"All of you were once Atlanteans, and these Atlantean bodies looked very different, as I have already described. The same soul that was once in an Atlantean body somewhere is now in your body. But not all bodies have been prepared, in the way yours have been, by a small number of colonists who long ago migrated from the West to the East. Those who remained behind, who bound themselves up with their race, they degenerated, while the advanced ones founded new civilizations. The last stragglers on the way to the east, the Mongols, still retain something of the culture of the Atlanteans. In the same way, the bodies of those people who do not develop themselves in a progressive fashion will continue into the next era and will constitute the Chinese of the future. There will once again be decadent peoples. After all, the souls that inhabit Chinese bodies are those that will once again have to incarnate in such races, because they had too strong an attraction to that race. The souls that are today within you will later incarnate in bodies that come from people who work in the way I have indicated, and who beget the bodies of the future, just as the first colonists from Atlantis once did. And those who cling to the ordinary, who do not want to join with the movement toward the future, they will become fused with their race. There are people who want to stick to the familiar, who want nothing to do with progress; they refuse to listen to those who lead the way beyond the race to newer and newer forms of humanity."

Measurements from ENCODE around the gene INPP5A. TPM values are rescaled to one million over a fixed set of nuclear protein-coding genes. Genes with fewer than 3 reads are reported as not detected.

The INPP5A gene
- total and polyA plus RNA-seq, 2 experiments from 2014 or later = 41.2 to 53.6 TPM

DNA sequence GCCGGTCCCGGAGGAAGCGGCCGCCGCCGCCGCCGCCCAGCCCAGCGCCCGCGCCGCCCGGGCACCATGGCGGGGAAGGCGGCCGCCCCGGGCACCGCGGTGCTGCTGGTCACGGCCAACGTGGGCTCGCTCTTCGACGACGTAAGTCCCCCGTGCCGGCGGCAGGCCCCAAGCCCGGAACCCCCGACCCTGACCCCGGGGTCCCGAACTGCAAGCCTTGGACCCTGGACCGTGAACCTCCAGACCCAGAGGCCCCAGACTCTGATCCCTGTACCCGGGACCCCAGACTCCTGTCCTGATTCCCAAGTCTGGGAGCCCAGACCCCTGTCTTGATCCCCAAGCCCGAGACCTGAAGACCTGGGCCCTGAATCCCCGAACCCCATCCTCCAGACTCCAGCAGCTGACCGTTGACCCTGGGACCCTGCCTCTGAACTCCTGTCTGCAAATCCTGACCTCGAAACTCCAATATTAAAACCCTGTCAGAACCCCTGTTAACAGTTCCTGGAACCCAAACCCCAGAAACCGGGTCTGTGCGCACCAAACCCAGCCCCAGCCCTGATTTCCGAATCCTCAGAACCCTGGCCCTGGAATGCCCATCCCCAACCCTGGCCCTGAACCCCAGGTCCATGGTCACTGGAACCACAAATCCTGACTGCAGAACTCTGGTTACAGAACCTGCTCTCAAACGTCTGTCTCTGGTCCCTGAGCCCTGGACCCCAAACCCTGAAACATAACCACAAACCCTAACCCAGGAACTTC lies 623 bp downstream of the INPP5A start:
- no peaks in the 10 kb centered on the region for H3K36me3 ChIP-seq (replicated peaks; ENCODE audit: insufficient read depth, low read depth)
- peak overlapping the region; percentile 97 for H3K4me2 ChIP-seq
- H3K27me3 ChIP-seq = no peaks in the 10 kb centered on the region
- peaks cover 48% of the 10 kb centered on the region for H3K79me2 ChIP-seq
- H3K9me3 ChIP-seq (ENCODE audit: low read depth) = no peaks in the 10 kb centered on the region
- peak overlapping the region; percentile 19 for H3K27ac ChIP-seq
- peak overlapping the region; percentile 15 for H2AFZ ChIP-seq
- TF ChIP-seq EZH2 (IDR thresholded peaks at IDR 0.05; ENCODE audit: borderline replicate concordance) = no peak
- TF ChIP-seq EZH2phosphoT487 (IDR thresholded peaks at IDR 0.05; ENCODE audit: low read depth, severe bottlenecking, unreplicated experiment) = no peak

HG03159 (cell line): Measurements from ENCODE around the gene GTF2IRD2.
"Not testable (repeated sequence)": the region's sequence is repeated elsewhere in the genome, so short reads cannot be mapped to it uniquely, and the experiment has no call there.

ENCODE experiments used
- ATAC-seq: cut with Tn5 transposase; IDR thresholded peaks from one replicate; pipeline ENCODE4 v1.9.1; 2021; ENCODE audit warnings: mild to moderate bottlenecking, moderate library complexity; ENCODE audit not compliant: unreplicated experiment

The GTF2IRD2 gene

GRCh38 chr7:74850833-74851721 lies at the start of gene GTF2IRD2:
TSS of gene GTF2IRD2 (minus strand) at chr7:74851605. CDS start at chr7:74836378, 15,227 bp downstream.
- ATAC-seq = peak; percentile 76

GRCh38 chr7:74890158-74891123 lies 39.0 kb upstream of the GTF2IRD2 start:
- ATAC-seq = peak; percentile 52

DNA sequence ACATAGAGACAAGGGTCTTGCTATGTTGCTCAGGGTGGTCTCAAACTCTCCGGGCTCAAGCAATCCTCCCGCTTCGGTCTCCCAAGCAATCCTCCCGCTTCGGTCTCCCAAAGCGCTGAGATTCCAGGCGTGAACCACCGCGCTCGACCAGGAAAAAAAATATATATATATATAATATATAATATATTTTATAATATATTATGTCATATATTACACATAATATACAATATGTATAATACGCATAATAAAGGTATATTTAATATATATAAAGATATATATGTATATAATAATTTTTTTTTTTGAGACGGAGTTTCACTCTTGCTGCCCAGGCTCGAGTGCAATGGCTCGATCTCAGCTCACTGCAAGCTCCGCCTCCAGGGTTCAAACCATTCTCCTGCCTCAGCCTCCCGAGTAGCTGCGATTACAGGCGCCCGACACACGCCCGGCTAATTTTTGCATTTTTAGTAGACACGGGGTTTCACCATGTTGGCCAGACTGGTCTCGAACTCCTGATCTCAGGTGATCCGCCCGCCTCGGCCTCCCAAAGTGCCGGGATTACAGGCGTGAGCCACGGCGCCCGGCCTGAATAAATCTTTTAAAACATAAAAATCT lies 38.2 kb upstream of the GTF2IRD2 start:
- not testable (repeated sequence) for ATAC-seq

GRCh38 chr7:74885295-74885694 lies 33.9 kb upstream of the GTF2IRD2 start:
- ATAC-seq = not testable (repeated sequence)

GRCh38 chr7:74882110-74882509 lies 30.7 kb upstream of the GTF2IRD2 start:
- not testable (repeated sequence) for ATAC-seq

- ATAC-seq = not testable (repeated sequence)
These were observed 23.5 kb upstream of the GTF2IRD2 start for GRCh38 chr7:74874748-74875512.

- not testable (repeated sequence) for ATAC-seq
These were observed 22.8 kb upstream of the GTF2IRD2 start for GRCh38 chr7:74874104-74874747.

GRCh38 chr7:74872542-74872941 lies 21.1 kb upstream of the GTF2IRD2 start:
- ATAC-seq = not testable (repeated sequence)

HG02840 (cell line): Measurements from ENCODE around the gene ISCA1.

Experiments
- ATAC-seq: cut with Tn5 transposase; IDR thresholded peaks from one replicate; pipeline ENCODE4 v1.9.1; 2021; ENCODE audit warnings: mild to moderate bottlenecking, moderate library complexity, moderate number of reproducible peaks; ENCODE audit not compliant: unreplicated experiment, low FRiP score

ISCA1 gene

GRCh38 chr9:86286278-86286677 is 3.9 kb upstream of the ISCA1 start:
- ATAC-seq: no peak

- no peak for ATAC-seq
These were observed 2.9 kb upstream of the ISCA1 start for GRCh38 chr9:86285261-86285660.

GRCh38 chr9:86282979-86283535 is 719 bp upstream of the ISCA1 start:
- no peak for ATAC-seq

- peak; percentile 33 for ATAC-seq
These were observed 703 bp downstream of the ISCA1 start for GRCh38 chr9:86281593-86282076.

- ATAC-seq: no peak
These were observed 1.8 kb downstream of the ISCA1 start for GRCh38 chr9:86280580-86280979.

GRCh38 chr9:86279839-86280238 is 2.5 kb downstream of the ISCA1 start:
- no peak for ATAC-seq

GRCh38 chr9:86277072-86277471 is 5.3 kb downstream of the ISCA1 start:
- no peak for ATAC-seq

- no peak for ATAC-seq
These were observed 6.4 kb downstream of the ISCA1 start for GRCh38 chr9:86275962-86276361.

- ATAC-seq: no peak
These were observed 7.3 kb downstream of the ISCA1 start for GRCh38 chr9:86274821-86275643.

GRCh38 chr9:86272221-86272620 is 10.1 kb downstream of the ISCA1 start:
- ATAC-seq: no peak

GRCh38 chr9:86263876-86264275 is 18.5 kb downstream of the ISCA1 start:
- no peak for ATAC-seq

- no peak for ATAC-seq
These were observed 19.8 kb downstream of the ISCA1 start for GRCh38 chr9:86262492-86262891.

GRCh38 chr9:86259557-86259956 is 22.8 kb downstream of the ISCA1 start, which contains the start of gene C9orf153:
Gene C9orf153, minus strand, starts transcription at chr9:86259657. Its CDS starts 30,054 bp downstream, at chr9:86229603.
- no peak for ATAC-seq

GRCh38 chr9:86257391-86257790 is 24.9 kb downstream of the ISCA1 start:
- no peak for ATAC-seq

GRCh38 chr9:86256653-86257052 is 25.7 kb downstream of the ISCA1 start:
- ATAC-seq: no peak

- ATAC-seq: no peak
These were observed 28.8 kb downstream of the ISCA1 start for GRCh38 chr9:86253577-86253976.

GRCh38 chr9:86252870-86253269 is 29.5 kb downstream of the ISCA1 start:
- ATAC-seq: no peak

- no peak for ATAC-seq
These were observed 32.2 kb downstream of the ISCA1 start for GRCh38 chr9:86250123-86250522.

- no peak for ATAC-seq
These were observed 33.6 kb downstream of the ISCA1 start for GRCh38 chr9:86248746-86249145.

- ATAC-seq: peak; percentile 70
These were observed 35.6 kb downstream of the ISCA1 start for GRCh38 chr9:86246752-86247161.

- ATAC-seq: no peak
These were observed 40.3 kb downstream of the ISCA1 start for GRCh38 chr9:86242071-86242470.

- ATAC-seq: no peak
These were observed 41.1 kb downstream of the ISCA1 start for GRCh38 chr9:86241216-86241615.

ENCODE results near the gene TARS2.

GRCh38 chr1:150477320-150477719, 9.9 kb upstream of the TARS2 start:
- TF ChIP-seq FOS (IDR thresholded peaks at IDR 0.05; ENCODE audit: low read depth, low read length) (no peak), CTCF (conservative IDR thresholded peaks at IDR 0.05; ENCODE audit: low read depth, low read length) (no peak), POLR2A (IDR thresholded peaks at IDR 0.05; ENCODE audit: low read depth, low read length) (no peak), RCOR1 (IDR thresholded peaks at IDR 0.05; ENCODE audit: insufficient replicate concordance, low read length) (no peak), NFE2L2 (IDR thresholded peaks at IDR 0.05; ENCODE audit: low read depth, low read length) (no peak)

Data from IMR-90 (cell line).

bluetrain's Avatar bluetrain 05:25 PM 04-23-2008
Oriole, I think perhaps many Steiner waldorf teachers and parents are protected from these central truths of steiners work. Although they are very central- his main themes are reincarnation and saving humanity from evil and materialsism , ready for a time whn spiritual beings willl manifest themselves in the future, and people trained in occult science willl be able to communicate spiritually.
The fact that evolving from a lower race to a higher one, is included in this vision of the future , is irrelevant to some, or not even known.
It is easy to follow the main tenets of belief, and not involve the race isue.

Why, as you say, the main anthroposophical players, don't stand up in public nd denounce this odious material is open to question, and one can only draw one's own conclusions?